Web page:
As the world’s population continues to multiply at an incredible fast rate, the problem of waste and carbon footprints from humans becomes a larger and larger problem. The efforts of engineers, scientists, and green technologists are making have developed and progressed through various avenues such as recycling, renewable energy, regenerative design, and down-cycling. While the term up-cycling has often been use in the arts to signify using an item or product to create something new or better from waste or un-usable products, the term down-cycling is just the opposite: reusing materials to make products which are lesser.
What is Down-cycling?
The concept of down-cycling, also called downstream recycling, is different than re-cycling. While re-cycling implies making something (like a plastic bottle) into something similar (another plastic bottle) down-cycling converts useless products into useable ones which are less functional or of lesser quality. Because the components that make up most products lose value or viability when they are recycled, they often can only be made into products which are a degraded form of the original.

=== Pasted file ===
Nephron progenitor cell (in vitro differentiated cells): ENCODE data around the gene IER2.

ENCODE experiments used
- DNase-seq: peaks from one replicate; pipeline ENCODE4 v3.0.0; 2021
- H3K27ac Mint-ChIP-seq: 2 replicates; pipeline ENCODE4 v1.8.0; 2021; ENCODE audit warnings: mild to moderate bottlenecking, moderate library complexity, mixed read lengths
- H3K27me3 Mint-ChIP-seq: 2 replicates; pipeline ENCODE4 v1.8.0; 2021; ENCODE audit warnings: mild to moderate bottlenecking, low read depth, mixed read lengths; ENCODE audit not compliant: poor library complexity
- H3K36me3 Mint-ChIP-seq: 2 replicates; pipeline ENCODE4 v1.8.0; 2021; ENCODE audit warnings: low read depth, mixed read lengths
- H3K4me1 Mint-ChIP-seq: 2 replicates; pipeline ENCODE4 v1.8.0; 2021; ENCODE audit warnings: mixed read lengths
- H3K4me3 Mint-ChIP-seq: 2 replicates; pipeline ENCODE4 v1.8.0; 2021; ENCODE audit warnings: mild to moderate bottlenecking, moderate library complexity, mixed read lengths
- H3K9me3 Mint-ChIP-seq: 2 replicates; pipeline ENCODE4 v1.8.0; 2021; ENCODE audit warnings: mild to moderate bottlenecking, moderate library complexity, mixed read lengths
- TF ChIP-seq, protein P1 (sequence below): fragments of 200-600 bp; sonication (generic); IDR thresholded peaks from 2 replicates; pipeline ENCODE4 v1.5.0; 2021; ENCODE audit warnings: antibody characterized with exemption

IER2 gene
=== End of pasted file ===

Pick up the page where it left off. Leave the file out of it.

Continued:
For instance, writing paper which is considered to be recyclable is actually not able to be made into high quality writing paper again; rather it will be turned into cardboard or something else of lesser quality. And this item will likely still end up in a landfill eventually, but the down-cycling process has extended its life rather than using up a new material to make the down-cycled item.
Benefits of Down-Cycling
Although the idea of down-cycling in green technology might sound like a negative thing because it involves degradation, it is still an excellent way to get more lives out of a valuable natural resource. Using a tree to make writing paper and then a cardboard box, that postpones its journey to a landfill. In addition, the energy needed to make down-cycled materials into products is less than the amount of energy needed to turn raw materials into something new.
For instance, if one tree is used to make the writing paper and then a different tree is used to make a cardboard box, this scenario not only uses two trees, but it uses a greater amount of energy to make the cardboard box. By down-cycling the writing paper, the cardboard box requires much less energy to make. This scenario, then, not only uses only one tree and keeps the paper out of the landfill, it also uses less precious energy to make and minimizes pollution to the air and to water.
While down-cycling is a better alternative to landfills, the first step should be reusing. In the case of writing paper, don’t throw it away if it only has print on one side. Instead, use the other side for scrap paper or a bookmark before putting it in the recycle bin. The more steps taken prior to an item ending up in a landfill, the better!